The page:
UK organic market tops £2 billion

The Soil Association’s 2017 Organic Market Report launched today, 21 February, reveals the UK organic market continues its fifth year of growth and is now worth £2.09 billion. Total sales of organic products increased by 7.1% in 2016 while non-organic sales continued to decline.
Organic represents around 1.5% of the total UK food and drink market.

Key trends highlighted in the report include:
Supermarket sales of organic have grown by 6.1%
Independent retailers have increased sales of organic by 6.3%
Sales of organic home delivery have grown by 10.5%
The organic foodservice market has grown by 19.1%

Organic farming in the UK remains buoyant and there are new opportunities for farmers. At a meeting between the English Organic Forum and George Eustice, the minister was able to confirm funding for organic farmers will continue for two more years’ post-Brexit. The window to apply for support in Scotland is currently open and Northern Ireland is also due to open shortly.

The area of farmland in conversion to organic is now slowly beginning to increase after remaining flat or in decline for several years; in 2016 Defra reported the first increase (4.9%) since 2007. Soil Association Certification also reports an increase of 13.5% in the number of farmers applying to become certified.  However the overall amount of organic farmland in the UK continues to decline despite the growing market demand.

Liz Bowles, head of farming at the Soil Association said; “It has been a difficult time for all British farmers but the future looks positive for organic. We are relieved that organic support is set to continue for new applications until at least 2020 and we are constantly working to ensure organic farming is part of all the post-Brexit agriculture discussion.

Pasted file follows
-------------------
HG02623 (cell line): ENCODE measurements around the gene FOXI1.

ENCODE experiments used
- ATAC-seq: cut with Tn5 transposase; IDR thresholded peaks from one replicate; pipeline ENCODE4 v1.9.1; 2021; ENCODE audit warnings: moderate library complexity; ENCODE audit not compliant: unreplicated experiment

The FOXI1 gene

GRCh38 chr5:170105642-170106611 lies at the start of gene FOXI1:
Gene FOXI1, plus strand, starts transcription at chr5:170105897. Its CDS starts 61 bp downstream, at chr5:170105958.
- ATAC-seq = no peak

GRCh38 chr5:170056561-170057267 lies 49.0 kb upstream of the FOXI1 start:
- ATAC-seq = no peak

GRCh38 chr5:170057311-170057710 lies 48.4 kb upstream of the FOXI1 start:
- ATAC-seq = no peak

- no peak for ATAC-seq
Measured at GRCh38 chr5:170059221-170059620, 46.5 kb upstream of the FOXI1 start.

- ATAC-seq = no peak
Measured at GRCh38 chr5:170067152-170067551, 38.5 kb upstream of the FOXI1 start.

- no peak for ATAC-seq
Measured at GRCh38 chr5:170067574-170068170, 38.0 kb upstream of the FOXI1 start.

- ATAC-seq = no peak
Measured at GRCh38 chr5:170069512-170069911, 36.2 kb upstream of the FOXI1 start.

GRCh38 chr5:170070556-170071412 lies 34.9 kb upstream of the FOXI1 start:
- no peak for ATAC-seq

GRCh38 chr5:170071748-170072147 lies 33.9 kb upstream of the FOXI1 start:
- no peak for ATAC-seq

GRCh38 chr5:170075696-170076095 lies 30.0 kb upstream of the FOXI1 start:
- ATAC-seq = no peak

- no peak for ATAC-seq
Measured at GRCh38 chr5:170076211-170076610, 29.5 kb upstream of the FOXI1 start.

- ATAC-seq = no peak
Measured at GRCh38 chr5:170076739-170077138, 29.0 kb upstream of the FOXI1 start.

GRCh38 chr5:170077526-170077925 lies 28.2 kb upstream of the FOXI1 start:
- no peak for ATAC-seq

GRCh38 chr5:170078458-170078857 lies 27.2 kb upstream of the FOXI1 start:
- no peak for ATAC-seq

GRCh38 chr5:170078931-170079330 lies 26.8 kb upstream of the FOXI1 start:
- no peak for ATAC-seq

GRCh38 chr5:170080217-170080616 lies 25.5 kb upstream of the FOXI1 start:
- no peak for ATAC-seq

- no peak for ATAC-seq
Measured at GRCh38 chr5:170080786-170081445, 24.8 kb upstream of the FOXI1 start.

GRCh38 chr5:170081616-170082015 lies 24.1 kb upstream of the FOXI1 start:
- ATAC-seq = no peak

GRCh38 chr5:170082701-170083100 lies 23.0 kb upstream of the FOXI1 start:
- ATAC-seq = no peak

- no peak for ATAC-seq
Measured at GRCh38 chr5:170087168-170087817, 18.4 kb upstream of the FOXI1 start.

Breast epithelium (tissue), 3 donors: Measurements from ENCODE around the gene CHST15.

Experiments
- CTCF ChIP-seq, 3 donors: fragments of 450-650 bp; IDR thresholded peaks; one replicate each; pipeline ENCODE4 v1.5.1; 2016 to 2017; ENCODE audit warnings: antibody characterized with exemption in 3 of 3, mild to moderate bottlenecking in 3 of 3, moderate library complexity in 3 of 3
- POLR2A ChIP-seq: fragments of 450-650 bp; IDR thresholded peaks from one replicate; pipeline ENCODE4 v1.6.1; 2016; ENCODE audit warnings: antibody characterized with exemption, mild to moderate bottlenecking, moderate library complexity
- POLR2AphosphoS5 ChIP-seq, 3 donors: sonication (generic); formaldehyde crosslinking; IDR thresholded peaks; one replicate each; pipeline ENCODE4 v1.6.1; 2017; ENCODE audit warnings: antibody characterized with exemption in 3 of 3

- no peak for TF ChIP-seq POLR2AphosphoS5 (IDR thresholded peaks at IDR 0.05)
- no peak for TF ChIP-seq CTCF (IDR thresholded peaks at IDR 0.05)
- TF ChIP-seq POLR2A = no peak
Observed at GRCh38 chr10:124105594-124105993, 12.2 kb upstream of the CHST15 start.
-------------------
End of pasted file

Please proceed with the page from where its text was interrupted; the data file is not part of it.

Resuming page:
“There are good opportunities for organic farmers if you find the right market. Dairy, beef, poultry and eggs have all seen sales growth this year. British farmers can take confidence in the fact that UK-produced organic products are highly regarded around the world so export is and will continue to play a big part in UK organic. In addition people are more aware than ever about buying British, and more aware about how their food is produced, which will help increase organic sales in the future.”

Increased consumer demand for organic is coming both in retail and eating out. Here growth is being driven by high street chains like McDonalds and Pret, which are including more organic products on their menus. Plus the foodservice sector is in strong growth (19.1%) with more schools, hospitals and workplaces serving organic food. Demand has been influenced by the Soil Association Food for Life Catering Mark with £15 million spent on organic food – an increase of 66%.

Much of this has been supported by the Catering Mark Supplier Scheme and there has been a significant increase in the number of wholesalers now licenced to supply organic.

UK organic sales are catching up with market growth rates around the world. The global organic food market is valued at $81billion and the UK represents around 4% of global sales.  In many countries, British organic is seen as the best that you can possibly buy – particularly in the Far East, US and Europe. Overall, nearly half (49%) of Soil Association Certification licensees are exporting products with an estimated value of exports at £250m.

Simon Crichton, Food, Farming and Trade Team Manager at Triodos Bank said; “We’ve helped farmers to finance 1,185 hectares of additional organic land in 2016, a threefold increase on last year. We’ve seen dairy doing well as are those who have direct relationships with consumers, whose confidence in organic has increased. There are a number of opportunities for organic farmers at the moment – but those looking to convert, need to have a solid market for their product. Clearly, having certainty around support payments would be of great assistance but agriculture has always had to take a long term view and organic methods are well placed for both environmental and financial sustainability.”

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